“Don’t Follow Your Heart: God’s Ways Are Not Our Ways” A book review
I am not a fan of books that are collections of reflections, meditations or devotional aids, the sort of thing that is so packed with anecdotes it is hard to find that thread that supposedly holds the whole thing together. I picked up Jon Bloom’s book a month ago on the strength of a recommendation. I knew nothing about the author other than that he is connected with the “Desiring God” website http://www.desiringgod.org/ . I flicked through it, but was disappointed and put it down. It felt just like the kind of devotional book I disliked. More recently, however, I took it up again and decided to give it a fair try. I am glad I did. It is superb.
Jon Bloom is not a Dietrich Bonhoeffer, nor a G K Chesterton nor a John Flavell nor a C S Lewis, but he is able to communicate distilled biblical wisdom in an intensely practical and contemporary way.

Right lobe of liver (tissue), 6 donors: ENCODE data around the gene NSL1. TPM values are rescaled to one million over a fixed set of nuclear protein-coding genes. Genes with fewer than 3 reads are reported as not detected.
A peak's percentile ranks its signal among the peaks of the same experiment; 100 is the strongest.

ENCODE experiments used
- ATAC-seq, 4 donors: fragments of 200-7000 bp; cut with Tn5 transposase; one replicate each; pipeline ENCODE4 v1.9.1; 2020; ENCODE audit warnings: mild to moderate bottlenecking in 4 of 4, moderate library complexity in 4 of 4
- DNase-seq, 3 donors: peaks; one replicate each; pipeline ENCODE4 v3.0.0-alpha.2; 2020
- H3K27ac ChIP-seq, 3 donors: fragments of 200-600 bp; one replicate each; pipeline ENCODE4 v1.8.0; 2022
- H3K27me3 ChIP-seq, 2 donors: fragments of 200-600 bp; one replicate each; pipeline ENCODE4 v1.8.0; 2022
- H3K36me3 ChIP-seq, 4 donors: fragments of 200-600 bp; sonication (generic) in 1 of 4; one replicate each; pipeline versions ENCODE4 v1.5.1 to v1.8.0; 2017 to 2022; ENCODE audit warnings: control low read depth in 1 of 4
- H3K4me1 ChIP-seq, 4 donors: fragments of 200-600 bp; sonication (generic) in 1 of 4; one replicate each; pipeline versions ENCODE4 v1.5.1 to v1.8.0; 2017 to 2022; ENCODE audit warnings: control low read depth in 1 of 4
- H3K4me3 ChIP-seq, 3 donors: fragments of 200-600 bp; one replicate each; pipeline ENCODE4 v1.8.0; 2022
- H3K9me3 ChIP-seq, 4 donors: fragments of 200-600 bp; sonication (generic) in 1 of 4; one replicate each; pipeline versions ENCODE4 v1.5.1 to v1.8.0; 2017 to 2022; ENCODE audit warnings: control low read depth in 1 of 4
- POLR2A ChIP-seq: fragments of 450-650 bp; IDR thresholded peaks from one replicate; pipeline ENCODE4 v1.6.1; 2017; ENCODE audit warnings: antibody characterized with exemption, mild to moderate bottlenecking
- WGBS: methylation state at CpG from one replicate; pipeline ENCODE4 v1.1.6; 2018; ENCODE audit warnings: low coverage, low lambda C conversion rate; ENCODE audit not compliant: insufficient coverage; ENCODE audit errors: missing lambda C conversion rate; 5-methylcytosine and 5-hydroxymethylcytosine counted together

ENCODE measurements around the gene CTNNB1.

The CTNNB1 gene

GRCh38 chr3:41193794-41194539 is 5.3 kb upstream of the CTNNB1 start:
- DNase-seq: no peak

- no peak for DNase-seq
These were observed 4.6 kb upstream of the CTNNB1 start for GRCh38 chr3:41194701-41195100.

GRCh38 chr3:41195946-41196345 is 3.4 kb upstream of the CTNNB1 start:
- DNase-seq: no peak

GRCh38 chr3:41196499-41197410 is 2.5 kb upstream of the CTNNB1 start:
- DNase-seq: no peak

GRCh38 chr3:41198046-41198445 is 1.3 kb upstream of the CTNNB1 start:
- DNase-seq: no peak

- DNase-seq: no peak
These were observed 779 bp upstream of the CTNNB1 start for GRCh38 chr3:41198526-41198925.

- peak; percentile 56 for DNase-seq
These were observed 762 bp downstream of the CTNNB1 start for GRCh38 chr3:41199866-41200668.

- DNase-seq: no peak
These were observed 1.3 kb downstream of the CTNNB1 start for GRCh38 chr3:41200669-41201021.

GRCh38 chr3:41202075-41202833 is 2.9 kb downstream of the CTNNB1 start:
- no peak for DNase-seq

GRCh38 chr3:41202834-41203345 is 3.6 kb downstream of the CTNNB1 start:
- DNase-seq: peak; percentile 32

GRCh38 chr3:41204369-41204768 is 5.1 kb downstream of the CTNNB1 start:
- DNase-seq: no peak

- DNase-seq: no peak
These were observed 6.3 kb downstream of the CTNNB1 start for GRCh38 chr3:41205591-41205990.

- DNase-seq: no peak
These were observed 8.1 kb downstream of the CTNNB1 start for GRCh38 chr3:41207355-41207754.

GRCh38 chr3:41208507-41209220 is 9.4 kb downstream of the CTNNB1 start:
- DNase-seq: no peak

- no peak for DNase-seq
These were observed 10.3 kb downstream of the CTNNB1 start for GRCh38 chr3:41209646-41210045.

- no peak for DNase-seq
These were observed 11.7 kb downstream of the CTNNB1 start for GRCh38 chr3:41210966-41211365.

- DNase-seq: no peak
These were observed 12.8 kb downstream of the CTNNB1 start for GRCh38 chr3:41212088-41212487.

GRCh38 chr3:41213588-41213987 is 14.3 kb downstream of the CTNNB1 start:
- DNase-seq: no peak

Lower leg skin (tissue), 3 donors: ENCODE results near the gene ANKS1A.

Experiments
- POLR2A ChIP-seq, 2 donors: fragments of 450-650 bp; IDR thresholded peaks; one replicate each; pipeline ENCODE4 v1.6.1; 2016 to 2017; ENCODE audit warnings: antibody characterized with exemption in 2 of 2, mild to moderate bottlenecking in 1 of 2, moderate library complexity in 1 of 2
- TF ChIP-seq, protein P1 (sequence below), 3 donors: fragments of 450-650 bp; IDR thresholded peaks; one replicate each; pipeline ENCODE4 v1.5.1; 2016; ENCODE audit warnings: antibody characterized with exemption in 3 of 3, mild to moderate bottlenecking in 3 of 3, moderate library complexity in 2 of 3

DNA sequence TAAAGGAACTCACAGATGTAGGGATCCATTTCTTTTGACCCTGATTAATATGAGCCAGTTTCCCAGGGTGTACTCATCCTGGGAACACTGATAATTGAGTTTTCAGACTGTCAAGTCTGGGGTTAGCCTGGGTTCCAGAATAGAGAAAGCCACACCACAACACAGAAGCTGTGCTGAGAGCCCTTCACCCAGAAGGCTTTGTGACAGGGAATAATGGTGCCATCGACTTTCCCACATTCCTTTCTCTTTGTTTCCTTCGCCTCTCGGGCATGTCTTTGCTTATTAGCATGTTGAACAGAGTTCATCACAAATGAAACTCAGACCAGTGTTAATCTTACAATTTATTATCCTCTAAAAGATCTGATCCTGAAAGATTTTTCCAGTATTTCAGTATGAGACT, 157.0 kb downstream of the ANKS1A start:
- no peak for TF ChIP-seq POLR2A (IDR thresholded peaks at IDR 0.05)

The theme from the title is the exposure of that hopeless philosophy that says all you have to do is to follow your heart. “It is the creed embraced by millions of people. It’s a statement of faith in one of the great pop-cultural myths of the Western world – a gospel proclaimed in many of our stories, movies and songs. Essentially it’s a believe that your heart is a compass inside you that will direct you to your own true north if you just have the courage to follow it.” But Bloom says that the reality is something else. “Our hearts have sociopathic tendencies” if we actually think about it.
The 31 meditations are simple and short and many people will find them helpful. They are punctuated with pithy quotable sentences:
“When I am grumbling, I have lost touch with reality”
“The heart is a gauge not a guide”
“Your heart only tells you what you want, not where you should go”
“Our hearts cannot save us because what is wrong with our hearts is the heart of the problem”
“We find ourselves fighting an enemy that constantly seeks to alter our perception of reality…it seeks to make the most destructive things look desirable and tantalising”
“Jesus wants us to embrace the true prosperity gospel. He wants us to have treasure in heaven”
I would recommend it to any Christian, any follower of Jesus, who is seriously considering what it means to be a disciple today.